Back to: CHRISTIAN RELIGIOUS STUDIES SS1
Welcome to class!
In today’s class, we will be talking about forgiveness. Enjoy the class!
Forgiveness implies given powder or waving any negative feeling or desire for punishment. It may come upon request by the offender, sometimes the offender may not need to ask for forgiveness before it is given. Where the offended person has decided to forgive an offender, he would no longer blame or hold any resentment against his offender. Forgiveness may be achieved in three ways:
- when the offender realises his mistake and decides to ask for pardon in this case you may be pardoned and the issue resolved.
- The offended individual may on his part due to the love of God voluntarily decide to pardon an offender.
- A third party may decide to intervene by mediating in the matter and reconciling the parties concerned.
Importance of forgiveness
It is very important in our day-to-day interaction with others. Sometimes we may offend others unknowingly. Whenever the offended individual calls our attention to what we have done we are expected to humble ourselves by asking for forgiveness. There are times also that you may get offended by the action of an individual the Bible teaches that you call the individual to order.
“Therefore if thou bring thy gift to the altar, and there rememberest that thy brother hath ought against thee; Leave there thy gift before the altar, and go thy way; first be reconciled to thy brother, and then come and offer thy gift. Agree with thine adversary quickly, whiles thou art in the way with him.” Matthew 5: 23-24.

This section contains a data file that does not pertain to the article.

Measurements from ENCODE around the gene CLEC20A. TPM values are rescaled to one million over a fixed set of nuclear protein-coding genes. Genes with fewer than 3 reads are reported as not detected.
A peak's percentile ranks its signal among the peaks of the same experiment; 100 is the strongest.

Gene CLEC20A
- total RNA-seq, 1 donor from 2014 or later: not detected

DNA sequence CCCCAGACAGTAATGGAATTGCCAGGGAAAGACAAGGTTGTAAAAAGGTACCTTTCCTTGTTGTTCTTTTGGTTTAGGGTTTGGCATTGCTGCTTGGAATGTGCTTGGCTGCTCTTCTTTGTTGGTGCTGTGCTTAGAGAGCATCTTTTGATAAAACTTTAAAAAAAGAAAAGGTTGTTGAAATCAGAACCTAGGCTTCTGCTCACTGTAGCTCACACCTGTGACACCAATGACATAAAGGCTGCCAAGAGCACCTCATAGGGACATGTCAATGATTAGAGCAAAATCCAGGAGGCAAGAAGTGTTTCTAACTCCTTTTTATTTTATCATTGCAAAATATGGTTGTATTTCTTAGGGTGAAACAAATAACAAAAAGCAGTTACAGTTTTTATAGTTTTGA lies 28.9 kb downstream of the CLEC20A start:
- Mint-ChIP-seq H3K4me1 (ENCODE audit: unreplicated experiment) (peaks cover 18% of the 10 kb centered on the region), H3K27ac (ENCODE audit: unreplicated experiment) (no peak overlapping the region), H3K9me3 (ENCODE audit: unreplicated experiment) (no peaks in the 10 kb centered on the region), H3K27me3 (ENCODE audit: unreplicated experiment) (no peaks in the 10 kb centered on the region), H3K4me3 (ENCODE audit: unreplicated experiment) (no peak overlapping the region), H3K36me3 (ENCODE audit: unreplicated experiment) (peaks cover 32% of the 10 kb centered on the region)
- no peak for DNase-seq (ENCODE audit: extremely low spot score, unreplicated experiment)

When Peter asked Jesus the number of times an individual can offend us before we decide not to forgive Jesus replied, “I say not unto thee, Until seven times: but, Until seventy times seven.” Matthew 18:22
This emphasises the need for us to be willing to forgive when anyone offends us. Forgiveness can, therefore, be referred to as an attribute of Christians.
Paul’s teaching on forgiveness
Paul in his letter to Philemon played a reconciliatory role between Philemon and Onesimus his runaway slave. Paul begged Philemon to compassionately restore back his runaway servant Onesimus. Although Onesimus offence was not stated in this epistle. However, we can see that Paul effectively mediated between his friend Philemon and Onesimus. Paul was willing to pay for the restoration costs.
Lessons to learn
- Paul was very sincere in his reconciliatory role. Paul was willing to pay off any potential debt incurred by Onesimus action. Believers must learn from this while mediating between two erring parties.
- We are not expected to cause division by our actions or inactions. Christians should learn from Paul in taking responsibility to ensure peace.
- Christians can learn from Paul’s instruction to Philemon to treat Onesimus as a brother and not a slave. Domestic staff must be treated with dignity because all men are equal before God
- An act of forgiveness should go beyond the mere act of forgiving but should also include rehabilitation and reconciliation.
- Forgiveness of our sins by God is dependent on the extent to which we are willing to forgive others.
What are the important lessons we learnt about forgiveness from this topic?
- How did Paul use the case of Onesimus to emphasize the concept of forgiveness? (June 2003 WASSCE)
- How did Paul reconcile Onesimus and what can we learn about forgiveness from this letter? (June 1988 SSCE)
In our next class, we will be talking about Humility. We hope you enjoyed the class.
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